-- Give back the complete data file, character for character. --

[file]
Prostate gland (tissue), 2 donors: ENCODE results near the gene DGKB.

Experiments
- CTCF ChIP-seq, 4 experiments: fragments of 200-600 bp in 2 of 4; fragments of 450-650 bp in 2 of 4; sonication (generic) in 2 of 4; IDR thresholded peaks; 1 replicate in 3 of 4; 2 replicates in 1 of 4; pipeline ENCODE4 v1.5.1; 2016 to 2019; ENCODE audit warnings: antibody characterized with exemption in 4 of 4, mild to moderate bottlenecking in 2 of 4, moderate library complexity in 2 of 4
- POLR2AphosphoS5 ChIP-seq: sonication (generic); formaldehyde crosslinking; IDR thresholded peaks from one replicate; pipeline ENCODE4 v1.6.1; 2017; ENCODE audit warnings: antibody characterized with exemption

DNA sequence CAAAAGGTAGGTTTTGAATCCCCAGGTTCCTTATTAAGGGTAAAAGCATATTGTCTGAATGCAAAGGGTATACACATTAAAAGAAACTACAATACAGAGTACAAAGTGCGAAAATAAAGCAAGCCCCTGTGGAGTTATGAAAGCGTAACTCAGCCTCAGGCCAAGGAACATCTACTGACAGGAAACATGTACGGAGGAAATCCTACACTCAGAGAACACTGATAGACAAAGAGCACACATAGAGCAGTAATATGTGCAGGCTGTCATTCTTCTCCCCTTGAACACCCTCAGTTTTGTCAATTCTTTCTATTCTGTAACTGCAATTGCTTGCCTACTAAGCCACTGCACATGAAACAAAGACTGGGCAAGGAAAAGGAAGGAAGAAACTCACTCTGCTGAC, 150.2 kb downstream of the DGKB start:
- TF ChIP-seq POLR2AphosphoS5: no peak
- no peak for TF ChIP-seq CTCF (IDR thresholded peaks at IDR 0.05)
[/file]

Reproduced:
Prostate gland (tissue), 2 donors: ENCODE results near the gene DGKB.

Experiments
- CTCF ChIP-seq, 4 experiments: fragments of 200-600 bp in 2 of 4; fragments of 450-650 bp in 2 of 4; sonication (generic) in 2 of 4; IDR thresholded peaks; 1 replicate in 3 of 4; 2 replicates in 1 of 4; pipeline ENCODE4 v1.5.1; 2016 to 2019; ENCODE audit warnings: antibody characterized with exemption in 4 of 4, mild to moderate bottlenecking in 2 of 4, moderate library complexity in 2 of 4
- POLR2AphosphoS5 ChIP-seq: sonication (generic); formaldehyde crosslinking; IDR thresholded peaks from one replicate; pipeline ENCODE4 v1.6.1; 2017; ENCODE audit warnings: antibody characterized with exemption

DNA sequence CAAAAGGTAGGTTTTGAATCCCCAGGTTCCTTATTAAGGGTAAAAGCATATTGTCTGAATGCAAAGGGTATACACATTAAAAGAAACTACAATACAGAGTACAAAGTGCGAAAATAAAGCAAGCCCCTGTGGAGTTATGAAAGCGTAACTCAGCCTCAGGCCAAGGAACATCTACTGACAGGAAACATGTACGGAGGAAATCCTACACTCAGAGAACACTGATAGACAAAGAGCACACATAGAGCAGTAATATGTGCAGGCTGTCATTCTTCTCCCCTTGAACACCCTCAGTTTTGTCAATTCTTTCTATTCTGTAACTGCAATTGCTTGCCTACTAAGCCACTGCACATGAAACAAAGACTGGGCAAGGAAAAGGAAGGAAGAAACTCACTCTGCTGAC, 150.2 kb downstream of the DGKB start:
- TF ChIP-seq POLR2AphosphoS5: no peak
- no peak for TF ChIP-seq CTCF (IDR thresholded peaks at IDR 0.05)